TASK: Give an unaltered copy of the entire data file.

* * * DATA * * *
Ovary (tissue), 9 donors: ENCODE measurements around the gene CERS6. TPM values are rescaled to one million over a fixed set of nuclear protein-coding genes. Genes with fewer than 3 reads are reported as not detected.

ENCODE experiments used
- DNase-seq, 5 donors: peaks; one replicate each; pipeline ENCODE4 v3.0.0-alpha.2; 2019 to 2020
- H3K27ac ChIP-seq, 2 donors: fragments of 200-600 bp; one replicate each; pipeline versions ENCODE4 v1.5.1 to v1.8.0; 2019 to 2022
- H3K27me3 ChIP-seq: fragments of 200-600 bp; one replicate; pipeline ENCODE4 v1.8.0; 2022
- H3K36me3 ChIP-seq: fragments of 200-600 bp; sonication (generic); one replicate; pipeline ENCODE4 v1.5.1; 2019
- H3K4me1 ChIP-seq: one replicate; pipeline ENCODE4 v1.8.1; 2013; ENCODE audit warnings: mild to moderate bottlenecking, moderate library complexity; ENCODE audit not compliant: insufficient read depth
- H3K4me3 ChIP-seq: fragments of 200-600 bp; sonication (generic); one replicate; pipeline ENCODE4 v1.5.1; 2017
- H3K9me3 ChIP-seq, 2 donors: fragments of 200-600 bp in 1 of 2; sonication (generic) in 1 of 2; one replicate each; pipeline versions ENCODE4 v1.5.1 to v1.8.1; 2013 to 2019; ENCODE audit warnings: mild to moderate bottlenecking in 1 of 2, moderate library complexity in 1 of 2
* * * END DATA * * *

Ovary (tissue), 9 donors: ENCODE measurements around the gene CERS6. TPM values are rescaled to one million over a fixed set of nuclear protein-coding genes. Genes with fewer than 3 reads are reported as not detected.

ENCODE experiments used
- DNase-seq, 5 donors: peaks; one replicate each; pipeline ENCODE4 v3.0.0-alpha.2; 2019 to 2020
- H3K27ac ChIP-seq, 2 donors: fragments of 200-600 bp; one replicate each; pipeline versions ENCODE4 v1.5.1 to v1.8.0; 2019 to 2022
- H3K27me3 ChIP-seq: fragments of 200-600 bp; one replicate; pipeline ENCODE4 v1.8.0; 2022
- H3K36me3 ChIP-seq: fragments of 200-600 bp; sonication (generic); one replicate; pipeline ENCODE4 v1.5.1; 2019
- H3K4me1 ChIP-seq: one replicate; pipeline ENCODE4 v1.8.1; 2013; ENCODE audit warnings: mild to moderate bottlenecking, moderate library complexity; ENCODE audit not compliant: insufficient read depth
- H3K4me3 ChIP-seq: fragments of 200-600 bp; sonication (generic); one replicate; pipeline ENCODE4 v1.5.1; 2017
- H3K9me3 ChIP-seq, 2 donors: fragments of 200-600 bp in 1 of 2; sonication (generic) in 1 of 2; one replicate each; pipeline versions ENCODE4 v1.5.1 to v1.8.1; 2013 to 2019; ENCODE audit warnings: mild to moderate bottlenecking in 1 of 2, moderate library complexity in 1 of 2